PASADENA, Calif. – A federal court has ruled that a cross on a San Diego hillside, as “presently configured,” conveys a message of government endorsement of religion and violates the Establishment Clause of the Constitution.
The order sends the case back to lower courts to decide whether the cross can remain on the piece of land now owned by the federal government and administered by the Defense Department.
The Jan. 4 ruling by a three-judge panel of the 9th U.S. Circuit Court of Appeals acknowledged that “no broadly applauded resolution is possible because this case represents the difficult and intractable intersection of religion, patriotism and the Constitution. Hard decisions can make good law, but they are not painless for good people and their concerns.”
The 43-foot concrete cross on Mount Soledad in the La Jolla section of San Diego has had a long legal history since the first, much smaller, wooden cross was placed there in 1913. Only since the 1990s, when litigation challenged the cross’s position on property then owned by the city of San Diego, has the site taken on any character of the veteran’s memorial that it is described as today, the court noted.
After federal courts in the 1990s ruled that the cross violated the state constitution’s guarantee of separation of church and state, voters approved selling the cross and its surrounding park to a memorial association. That sale was voided by courts, and subsequent efforts to sell to a private organization or to donate it to the U.S. Department of the Interior also were overruled for various reasons.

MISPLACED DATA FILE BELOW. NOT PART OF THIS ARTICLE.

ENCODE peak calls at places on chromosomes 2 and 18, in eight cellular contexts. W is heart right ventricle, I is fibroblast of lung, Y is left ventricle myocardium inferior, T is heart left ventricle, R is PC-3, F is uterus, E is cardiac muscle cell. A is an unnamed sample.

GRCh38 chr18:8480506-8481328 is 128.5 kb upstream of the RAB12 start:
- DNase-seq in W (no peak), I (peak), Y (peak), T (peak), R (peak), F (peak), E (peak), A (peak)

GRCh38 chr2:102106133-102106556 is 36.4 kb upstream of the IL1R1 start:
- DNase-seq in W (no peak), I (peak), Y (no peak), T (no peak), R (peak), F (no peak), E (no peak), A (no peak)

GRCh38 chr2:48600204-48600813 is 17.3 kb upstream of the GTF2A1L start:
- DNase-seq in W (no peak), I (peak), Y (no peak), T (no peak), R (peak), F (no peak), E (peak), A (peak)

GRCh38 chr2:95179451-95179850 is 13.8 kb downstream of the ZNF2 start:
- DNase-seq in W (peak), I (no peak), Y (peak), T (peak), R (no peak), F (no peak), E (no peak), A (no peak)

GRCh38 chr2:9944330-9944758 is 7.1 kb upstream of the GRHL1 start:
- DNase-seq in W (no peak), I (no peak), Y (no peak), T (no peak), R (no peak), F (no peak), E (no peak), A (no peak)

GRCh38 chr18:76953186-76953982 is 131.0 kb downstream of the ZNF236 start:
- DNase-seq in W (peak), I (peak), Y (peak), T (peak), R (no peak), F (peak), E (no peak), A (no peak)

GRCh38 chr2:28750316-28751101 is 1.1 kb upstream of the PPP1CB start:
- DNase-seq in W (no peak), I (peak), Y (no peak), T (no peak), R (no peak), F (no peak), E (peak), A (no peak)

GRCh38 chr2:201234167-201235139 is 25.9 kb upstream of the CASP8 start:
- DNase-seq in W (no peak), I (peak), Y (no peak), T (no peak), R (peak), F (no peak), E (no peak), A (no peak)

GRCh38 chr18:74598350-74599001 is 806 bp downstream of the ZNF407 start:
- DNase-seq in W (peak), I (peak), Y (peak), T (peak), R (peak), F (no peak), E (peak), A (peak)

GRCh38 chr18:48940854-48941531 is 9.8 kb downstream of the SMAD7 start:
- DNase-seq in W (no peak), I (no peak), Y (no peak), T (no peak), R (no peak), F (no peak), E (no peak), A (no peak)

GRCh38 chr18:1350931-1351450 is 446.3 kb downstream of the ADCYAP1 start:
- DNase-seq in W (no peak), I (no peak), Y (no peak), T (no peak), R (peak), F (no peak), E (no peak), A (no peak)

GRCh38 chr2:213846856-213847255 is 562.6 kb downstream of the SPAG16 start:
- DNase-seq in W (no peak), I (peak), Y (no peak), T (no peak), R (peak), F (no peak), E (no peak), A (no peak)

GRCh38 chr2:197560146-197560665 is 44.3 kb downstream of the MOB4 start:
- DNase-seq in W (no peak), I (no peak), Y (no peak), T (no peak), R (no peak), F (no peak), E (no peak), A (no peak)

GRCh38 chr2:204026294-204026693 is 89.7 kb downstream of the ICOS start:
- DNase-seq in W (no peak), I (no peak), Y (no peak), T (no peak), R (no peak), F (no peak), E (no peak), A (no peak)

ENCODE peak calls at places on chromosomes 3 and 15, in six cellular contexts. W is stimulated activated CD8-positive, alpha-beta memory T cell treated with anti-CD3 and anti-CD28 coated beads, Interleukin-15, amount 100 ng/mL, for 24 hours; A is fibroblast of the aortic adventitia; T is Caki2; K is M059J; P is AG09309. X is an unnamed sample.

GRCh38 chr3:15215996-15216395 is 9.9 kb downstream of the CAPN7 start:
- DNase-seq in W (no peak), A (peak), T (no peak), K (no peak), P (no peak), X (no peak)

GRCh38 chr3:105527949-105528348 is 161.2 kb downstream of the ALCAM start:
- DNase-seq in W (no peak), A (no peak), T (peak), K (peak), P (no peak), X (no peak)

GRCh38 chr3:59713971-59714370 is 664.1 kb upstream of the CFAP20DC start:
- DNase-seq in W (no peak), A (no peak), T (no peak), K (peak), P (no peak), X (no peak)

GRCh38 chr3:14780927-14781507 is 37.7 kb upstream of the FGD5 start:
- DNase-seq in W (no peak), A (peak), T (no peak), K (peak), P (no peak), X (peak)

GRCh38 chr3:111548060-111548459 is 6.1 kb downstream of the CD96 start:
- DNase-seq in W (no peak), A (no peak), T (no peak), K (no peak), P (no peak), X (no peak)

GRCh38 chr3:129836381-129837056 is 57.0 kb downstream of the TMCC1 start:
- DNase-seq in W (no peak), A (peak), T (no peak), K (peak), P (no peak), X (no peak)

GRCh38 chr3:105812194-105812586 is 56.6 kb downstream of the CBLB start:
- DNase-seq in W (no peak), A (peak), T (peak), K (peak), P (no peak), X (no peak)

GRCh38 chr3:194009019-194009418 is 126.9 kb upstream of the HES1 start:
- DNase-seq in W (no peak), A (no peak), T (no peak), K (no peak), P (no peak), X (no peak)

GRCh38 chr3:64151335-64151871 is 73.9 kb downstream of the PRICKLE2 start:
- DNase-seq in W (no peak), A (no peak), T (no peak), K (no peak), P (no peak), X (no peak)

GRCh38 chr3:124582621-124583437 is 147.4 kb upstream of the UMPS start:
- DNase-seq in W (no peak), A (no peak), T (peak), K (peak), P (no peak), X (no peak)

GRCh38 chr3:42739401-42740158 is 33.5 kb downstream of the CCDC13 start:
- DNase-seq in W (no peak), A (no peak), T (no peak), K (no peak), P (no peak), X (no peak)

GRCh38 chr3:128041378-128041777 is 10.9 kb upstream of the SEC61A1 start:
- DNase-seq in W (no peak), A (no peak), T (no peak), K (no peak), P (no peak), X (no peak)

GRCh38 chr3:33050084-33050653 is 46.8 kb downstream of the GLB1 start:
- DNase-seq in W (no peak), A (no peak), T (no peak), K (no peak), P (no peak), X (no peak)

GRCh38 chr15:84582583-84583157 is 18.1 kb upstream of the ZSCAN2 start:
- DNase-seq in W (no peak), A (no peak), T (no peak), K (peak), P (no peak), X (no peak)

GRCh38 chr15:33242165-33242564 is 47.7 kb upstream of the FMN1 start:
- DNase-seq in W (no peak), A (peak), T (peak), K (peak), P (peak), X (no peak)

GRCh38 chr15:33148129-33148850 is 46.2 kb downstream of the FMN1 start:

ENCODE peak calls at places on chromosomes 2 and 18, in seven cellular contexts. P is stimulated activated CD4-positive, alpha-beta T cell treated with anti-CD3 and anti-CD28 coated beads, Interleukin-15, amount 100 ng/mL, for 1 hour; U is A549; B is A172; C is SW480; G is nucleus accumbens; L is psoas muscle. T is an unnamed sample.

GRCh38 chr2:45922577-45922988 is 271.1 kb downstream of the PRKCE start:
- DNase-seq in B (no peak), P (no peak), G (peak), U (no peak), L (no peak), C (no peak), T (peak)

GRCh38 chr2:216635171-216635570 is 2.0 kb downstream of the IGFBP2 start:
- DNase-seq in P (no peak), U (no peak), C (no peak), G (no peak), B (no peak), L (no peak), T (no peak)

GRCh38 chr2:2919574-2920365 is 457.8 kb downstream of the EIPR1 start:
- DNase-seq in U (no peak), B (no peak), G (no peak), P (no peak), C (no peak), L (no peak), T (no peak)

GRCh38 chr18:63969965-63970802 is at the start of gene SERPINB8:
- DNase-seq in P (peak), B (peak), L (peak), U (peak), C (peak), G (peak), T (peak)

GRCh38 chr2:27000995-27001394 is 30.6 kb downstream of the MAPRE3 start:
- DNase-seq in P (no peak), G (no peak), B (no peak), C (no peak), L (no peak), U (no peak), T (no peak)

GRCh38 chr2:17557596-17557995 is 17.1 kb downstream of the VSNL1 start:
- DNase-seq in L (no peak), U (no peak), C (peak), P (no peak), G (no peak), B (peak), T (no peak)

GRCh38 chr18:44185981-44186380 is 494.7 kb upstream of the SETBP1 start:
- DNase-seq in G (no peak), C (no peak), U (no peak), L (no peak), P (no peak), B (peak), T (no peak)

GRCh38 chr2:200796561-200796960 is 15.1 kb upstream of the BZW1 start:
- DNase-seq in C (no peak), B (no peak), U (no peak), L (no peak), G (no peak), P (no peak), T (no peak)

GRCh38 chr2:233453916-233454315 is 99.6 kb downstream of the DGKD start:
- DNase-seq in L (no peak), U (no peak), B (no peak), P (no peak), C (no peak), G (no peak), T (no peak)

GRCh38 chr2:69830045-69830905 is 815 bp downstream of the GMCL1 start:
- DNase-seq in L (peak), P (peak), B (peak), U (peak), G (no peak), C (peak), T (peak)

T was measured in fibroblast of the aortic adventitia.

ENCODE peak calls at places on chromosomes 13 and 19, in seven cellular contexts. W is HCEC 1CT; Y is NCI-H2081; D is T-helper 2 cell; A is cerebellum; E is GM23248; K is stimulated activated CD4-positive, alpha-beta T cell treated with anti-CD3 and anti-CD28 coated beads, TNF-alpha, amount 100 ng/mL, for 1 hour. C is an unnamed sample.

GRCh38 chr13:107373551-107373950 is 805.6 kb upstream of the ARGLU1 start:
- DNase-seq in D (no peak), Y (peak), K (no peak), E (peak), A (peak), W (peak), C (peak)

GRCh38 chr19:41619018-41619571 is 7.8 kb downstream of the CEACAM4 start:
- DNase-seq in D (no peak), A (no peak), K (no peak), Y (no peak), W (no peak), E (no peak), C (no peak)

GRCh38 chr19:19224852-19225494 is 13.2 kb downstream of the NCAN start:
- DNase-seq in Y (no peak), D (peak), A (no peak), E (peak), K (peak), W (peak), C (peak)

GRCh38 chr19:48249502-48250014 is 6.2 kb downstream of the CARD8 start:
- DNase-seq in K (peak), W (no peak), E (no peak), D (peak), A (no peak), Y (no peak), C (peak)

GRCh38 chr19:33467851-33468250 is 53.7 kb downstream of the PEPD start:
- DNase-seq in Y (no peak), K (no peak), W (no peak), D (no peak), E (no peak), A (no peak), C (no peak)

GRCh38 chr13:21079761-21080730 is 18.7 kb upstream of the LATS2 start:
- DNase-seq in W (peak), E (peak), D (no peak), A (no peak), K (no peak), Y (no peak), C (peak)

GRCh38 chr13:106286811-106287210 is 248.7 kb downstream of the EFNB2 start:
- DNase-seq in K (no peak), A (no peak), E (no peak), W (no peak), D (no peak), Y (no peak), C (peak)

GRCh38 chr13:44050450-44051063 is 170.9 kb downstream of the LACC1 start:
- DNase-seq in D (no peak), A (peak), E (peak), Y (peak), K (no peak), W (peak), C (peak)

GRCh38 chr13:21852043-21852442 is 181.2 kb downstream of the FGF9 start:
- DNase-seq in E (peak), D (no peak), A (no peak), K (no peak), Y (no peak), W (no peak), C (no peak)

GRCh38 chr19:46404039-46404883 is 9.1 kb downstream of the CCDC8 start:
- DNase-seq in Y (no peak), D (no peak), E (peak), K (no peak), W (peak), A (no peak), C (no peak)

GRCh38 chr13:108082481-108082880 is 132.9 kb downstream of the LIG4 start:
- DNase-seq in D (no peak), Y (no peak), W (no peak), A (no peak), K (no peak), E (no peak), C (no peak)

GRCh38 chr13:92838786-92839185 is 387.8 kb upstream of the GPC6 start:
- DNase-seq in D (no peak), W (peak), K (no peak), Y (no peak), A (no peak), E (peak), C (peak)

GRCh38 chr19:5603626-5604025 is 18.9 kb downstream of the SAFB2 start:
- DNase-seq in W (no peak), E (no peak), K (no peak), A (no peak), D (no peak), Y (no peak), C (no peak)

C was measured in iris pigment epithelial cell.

In 2006, President George W. Bush signed a law transferring the property to the Defense Department as a war memorial. The current lawsuit by the Jewish War Veterans of America and others challenges the predominance of the Latin cross as a religious symbol on public land.
The 9th Circuit panel did not order the cross’s removal; instead they sent the case back to a lower court to determine whether the property can be modified to pass constitutional muster or whether the cross will have to be removed.
“We are not faced with a decision about what to do with a historical, long-standing veterans’ memorial that happens to include a cross,” the court said in the opinion, written by Judge M. Margaret McKeown. Nor does the ruling have implications for military cemeteries with crosses and other religious symbols, the judges said.
“Instead we consider a site with a free-standing cross originally erected in 1913 that was replaced with an even larger cross in 1954, a site that did not have any physical indication that it was a memorial nor take on the patina of a veterans’ memorial until the 1990s, in response to the litigation.”
The judges said they do not discount the cross’s prominence in San Diego. “But a few scattered memorial services before the 1990s do not establish a historical war memorial landmark. … Resurrection of this cross as a war memorial does not transform it into a secular monument.”